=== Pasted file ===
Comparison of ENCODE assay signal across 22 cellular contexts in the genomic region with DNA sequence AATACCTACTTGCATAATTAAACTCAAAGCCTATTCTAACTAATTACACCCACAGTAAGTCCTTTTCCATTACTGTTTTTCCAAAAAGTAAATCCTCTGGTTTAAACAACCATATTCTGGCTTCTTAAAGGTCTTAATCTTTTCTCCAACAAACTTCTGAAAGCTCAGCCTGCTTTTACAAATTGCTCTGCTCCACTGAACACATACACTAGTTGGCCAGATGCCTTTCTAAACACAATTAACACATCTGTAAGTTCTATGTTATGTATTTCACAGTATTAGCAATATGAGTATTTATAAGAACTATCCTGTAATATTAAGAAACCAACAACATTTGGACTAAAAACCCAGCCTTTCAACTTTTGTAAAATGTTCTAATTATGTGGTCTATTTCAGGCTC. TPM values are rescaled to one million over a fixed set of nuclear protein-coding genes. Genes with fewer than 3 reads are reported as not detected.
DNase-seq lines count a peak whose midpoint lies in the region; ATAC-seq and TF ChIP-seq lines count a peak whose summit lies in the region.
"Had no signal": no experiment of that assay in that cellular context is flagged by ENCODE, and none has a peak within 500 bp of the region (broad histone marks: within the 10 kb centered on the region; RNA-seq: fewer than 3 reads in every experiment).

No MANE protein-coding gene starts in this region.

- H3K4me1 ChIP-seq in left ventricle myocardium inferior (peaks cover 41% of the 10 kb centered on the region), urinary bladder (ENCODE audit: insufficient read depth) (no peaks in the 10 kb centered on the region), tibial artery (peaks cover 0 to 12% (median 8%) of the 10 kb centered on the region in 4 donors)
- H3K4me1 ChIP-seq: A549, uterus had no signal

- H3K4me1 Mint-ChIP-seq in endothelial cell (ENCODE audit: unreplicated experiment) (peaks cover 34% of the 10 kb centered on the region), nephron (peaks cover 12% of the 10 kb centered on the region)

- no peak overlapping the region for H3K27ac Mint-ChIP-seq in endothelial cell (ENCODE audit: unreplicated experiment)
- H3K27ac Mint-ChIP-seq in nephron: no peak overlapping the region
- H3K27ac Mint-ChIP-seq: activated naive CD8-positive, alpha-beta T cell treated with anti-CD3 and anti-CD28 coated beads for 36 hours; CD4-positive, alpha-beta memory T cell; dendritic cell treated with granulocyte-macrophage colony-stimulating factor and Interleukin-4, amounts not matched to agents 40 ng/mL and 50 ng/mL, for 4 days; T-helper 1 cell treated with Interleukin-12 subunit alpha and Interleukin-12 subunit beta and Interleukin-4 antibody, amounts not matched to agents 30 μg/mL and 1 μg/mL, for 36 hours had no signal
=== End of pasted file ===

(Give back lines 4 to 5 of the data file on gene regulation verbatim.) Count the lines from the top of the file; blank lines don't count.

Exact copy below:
No MANE protein-coding gene starts in this region.

- H3K4me1 ChIP-seq in left ventricle myocardium inferior (peaks cover 41% of the 10 kb centered on the region), urinary bladder (ENCODE audit: insufficient read depth) (no peaks in the 10 kb centered on the region), tibial artery (peaks cover 0 to 12% (median 8%) of the 10 kb centered on the region in 4 donors)